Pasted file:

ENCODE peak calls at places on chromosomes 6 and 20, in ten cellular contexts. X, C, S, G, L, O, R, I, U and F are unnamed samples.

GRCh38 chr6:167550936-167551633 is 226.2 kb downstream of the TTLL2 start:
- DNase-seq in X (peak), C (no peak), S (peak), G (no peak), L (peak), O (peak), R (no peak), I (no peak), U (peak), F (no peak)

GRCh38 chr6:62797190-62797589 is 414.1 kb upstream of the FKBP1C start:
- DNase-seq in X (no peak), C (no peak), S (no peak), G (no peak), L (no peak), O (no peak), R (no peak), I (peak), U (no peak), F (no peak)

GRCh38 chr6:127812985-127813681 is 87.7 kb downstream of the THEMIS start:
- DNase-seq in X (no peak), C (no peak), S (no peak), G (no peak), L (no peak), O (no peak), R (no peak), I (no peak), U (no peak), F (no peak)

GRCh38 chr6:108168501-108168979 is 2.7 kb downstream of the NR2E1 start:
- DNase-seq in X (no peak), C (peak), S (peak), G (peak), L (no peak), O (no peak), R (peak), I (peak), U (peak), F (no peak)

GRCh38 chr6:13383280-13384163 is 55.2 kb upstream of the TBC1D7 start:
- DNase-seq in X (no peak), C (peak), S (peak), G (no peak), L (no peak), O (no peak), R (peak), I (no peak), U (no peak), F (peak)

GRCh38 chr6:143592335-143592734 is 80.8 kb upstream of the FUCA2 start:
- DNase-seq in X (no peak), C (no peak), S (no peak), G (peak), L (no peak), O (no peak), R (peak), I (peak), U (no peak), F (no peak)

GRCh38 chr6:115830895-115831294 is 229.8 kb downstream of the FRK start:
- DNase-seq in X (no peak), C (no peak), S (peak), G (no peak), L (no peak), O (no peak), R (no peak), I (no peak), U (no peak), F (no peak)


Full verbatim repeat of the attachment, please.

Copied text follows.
ENCODE peak calls at places on chromosomes 6 and 20, in ten cellular contexts. X, C, S, G, L, O, R, I, U and F are unnamed samples.

GRCh38 chr6:167550936-167551633 is 226.2 kb downstream of the TTLL2 start:
- DNase-seq in X (peak), C (no peak), S (peak), G (no peak), L (peak), O (peak), R (no peak), I (no peak), U (peak), F (no peak)

GRCh38 chr6:62797190-62797589 is 414.1 kb upstream of the FKBP1C start:
- DNase-seq in X (no peak), C (no peak), S (no peak), G (no peak), L (no peak), O (no peak), R (no peak), I (peak), U (no peak), F (no peak)

GRCh38 chr6:127812985-127813681 is 87.7 kb downstream of the THEMIS start:
- DNase-seq in X (no peak), C (no peak), S (no peak), G (no peak), L (no peak), O (no peak), R (no peak), I (no peak), U (no peak), F (no peak)

GRCh38 chr6:108168501-108168979 is 2.7 kb downstream of the NR2E1 start:
- DNase-seq in X (no peak), C (peak), S (peak), G (peak), L (no peak), O (no peak), R (peak), I (peak), U (peak), F (no peak)

GRCh38 chr6:13383280-13384163 is 55.2 kb upstream of the TBC1D7 start:
- DNase-seq in X (no peak), C (peak), S (peak), G (no peak), L (no peak), O (no peak), R (peak), I (no peak), U (no peak), F (peak)

GRCh38 chr6:143592335-143592734 is 80.8 kb upstream of the FUCA2 start:
- DNase-seq in X (no peak), C (no peak), S (no peak), G (peak), L (no peak), O (no peak), R (peak), I (peak), U (no peak), F (no peak)

GRCh38 chr6:115830895-115831294 is 229.8 kb downstream of the FRK start:
- DNase-seq in X (no peak), C (no peak), S (peak), G (no peak), L (no peak), O (no peak), R (no peak), I (no peak), U (no peak), F (no peak)